There has been a lot of hype in the last few years about 3D printing. This is understandable, given its capabilities of delivering geometries other technologies cannot, and can do so without external intervention such as fixturing, but 3D printing is not the be-all, end-all for digital manufacturing. In fact, CNC machining, the longtime-standard for digital manufacturing, surpasses 3D printing in a wide variety of tasks—sometimes even at a single unit. In this article, we will describe four ways CNC still beats 3D printing.
Better at Tight Tolerance Parts
CNC machining is generally better than 3D printing at creating tight tolerance parts for a handful of reasons. First, and most notably, CNC machining has been around longer. That means precision control has been refined to a point where regularly delivering tolerances of .005″ is commonplace, and—in the 3Diligent network—certain precision machinists can deliver .0005″. In contrast, the 3D printing processes are all relatively new and, as a result, have not been refined and optimized over as many decades to deliver super-tight tolerances. It’s worth noting, certain 3D printers have been built to service micro-scale parts, and these can and do deliver tight tolerances, but the process is limited to tiny parts and more an exception for the technology than the norm.
Beyond sheer technological maturity, most in-market 3D printing processes will struggle to ever achieve tolerances consistently on par with CNC machines because of the thermal nature of the printing process. Typically, 3D printers melt material from one form (e.g., filament, powder) and reconstitute it as another (the final shape). This means rapid heating and cooling, and therefore the possibility of warpage (among other potential microstructural impacts). In contrast, machining takes a hard part and simply chips away at it. All the while, the coordinates of the main workpiece don’t materially change in shape or temperature.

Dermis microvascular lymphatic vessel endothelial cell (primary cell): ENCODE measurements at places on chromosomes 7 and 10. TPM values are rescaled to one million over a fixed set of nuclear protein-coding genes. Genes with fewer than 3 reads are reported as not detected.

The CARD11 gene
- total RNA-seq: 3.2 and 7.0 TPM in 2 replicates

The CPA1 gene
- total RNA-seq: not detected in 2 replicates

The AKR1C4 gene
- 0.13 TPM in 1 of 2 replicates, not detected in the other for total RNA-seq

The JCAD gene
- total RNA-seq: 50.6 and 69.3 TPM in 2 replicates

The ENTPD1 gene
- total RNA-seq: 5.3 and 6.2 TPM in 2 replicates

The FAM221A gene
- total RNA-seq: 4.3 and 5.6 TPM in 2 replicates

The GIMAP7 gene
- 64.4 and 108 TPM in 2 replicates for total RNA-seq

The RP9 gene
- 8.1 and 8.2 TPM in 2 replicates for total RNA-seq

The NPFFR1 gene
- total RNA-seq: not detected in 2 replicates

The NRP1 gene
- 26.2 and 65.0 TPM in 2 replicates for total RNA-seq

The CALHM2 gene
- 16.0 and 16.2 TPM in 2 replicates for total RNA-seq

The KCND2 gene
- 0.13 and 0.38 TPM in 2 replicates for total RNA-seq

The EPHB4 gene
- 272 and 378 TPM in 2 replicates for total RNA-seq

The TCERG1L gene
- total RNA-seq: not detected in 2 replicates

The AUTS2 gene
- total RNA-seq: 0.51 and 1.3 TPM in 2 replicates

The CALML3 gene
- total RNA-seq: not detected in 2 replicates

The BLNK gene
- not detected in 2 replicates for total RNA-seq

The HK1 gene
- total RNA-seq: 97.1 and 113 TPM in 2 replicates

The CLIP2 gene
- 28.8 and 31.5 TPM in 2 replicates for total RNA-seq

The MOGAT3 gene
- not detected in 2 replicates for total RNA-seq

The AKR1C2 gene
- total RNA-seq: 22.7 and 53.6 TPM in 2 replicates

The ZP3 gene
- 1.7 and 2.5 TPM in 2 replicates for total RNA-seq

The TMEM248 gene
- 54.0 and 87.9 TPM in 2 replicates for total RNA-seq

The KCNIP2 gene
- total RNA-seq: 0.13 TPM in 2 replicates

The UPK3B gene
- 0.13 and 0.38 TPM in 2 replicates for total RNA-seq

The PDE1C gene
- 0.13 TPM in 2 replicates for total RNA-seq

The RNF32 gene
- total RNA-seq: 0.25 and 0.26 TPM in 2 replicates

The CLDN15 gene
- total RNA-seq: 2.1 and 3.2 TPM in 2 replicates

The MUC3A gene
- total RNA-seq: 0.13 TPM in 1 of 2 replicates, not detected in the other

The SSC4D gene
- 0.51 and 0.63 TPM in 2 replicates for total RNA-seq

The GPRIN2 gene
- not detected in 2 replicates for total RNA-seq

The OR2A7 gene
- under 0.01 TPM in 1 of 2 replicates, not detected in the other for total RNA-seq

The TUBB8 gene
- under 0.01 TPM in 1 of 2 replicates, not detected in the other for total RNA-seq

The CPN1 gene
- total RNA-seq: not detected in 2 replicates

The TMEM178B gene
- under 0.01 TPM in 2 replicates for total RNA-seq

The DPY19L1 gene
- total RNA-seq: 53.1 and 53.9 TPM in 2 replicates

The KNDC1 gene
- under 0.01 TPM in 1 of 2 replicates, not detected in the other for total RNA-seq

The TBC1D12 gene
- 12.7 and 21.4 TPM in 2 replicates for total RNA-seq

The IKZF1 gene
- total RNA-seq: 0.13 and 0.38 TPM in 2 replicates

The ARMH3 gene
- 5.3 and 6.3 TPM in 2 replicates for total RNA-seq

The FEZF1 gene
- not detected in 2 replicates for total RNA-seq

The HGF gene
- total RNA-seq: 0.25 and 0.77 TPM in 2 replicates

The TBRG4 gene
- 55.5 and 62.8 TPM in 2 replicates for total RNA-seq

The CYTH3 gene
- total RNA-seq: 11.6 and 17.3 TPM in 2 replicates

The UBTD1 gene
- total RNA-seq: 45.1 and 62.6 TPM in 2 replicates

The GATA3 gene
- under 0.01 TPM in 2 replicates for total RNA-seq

Excels with Bulkier Shapes
The second area where CNC machining outperforms 3D printing is in bulkier designs. Quite simply, CNC machines are capable of processing a wide variety of stock materials that come in standard shapes (e.g., block, sheet, rod). CNC machines can simply chip away from these shapes and provide you a solid part in short order. 3D printers, by their very nature, additively construct parts. At their very fastest, you’re laying down one thin layer of material on top of another. At their slowest, the 3D printer is essentially etching the part geometry one voxel at a time.
To use an analogy, imagine you’re tasked with creating a black circle for your niece’s grade school art project. You’re given some white paper, some black paper, a black pen, and some scissors. What approach would you take? Sure, you could grab the pen, draw a circle, and start filling in the blank, but you could alternatively use the scissors to cut your circle out. You’d finish faster, and to the earlier comment, you’d be assured a degree of consistency that might not come if there were slight variances in the way you precisely filled in the circle shape.
In brief, big, blocky shapes do not print fast, but they tend to cut quickly. Additive would shine on designs where you’d chosen the pen instead of the scissors.
Gives Consistent Material Properties